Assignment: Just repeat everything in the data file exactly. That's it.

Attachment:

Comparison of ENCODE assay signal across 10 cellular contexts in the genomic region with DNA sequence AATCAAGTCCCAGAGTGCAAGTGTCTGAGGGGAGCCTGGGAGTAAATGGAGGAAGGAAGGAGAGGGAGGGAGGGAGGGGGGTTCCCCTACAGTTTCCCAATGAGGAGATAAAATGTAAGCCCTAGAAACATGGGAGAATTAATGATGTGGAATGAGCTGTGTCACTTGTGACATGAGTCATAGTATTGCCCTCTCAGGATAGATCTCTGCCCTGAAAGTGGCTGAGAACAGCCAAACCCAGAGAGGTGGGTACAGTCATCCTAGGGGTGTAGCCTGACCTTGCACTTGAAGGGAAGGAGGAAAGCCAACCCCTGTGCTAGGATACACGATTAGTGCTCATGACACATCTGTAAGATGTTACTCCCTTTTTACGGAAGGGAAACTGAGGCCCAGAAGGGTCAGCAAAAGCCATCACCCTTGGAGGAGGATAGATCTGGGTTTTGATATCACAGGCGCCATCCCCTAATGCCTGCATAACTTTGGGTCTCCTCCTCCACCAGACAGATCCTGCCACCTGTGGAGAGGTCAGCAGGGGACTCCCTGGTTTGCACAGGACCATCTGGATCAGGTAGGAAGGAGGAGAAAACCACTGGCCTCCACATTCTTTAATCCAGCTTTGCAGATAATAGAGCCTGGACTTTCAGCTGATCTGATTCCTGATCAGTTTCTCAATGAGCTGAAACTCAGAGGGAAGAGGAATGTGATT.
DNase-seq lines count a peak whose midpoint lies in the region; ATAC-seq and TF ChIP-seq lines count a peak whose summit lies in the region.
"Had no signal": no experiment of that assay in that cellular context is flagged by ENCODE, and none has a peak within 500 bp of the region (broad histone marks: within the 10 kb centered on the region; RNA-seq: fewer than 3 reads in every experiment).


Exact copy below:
Comparison of ENCODE assay signal across 10 cellular contexts in the genomic region with DNA sequence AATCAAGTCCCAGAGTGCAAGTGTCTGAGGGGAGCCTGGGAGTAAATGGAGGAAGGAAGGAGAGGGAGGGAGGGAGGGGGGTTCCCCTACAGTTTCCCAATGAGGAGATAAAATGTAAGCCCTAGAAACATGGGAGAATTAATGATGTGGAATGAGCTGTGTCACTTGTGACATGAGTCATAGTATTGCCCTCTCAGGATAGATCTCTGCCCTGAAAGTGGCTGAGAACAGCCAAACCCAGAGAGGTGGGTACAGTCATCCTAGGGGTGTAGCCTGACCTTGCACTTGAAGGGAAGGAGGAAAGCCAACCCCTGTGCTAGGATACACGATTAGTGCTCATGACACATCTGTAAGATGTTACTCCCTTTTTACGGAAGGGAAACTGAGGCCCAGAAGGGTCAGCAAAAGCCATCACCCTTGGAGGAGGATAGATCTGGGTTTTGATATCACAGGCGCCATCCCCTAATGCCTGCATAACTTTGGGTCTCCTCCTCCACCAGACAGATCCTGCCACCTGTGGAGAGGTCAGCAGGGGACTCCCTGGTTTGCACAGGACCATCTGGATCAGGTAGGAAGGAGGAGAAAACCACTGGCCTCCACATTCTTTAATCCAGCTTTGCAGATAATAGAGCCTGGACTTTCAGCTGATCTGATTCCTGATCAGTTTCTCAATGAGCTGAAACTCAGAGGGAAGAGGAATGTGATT.
DNase-seq lines count a peak whose midpoint lies in the region; ATAC-seq and TF ChIP-seq lines count a peak whose summit lies in the region.
"Had no signal": no experiment of that assay in that cellular context is flagged by ENCODE, and none has a peak within 500 bp of the region (broad histone marks: within the 10 kb centered on the region; RNA-seq: fewer than 3 reads in every experiment).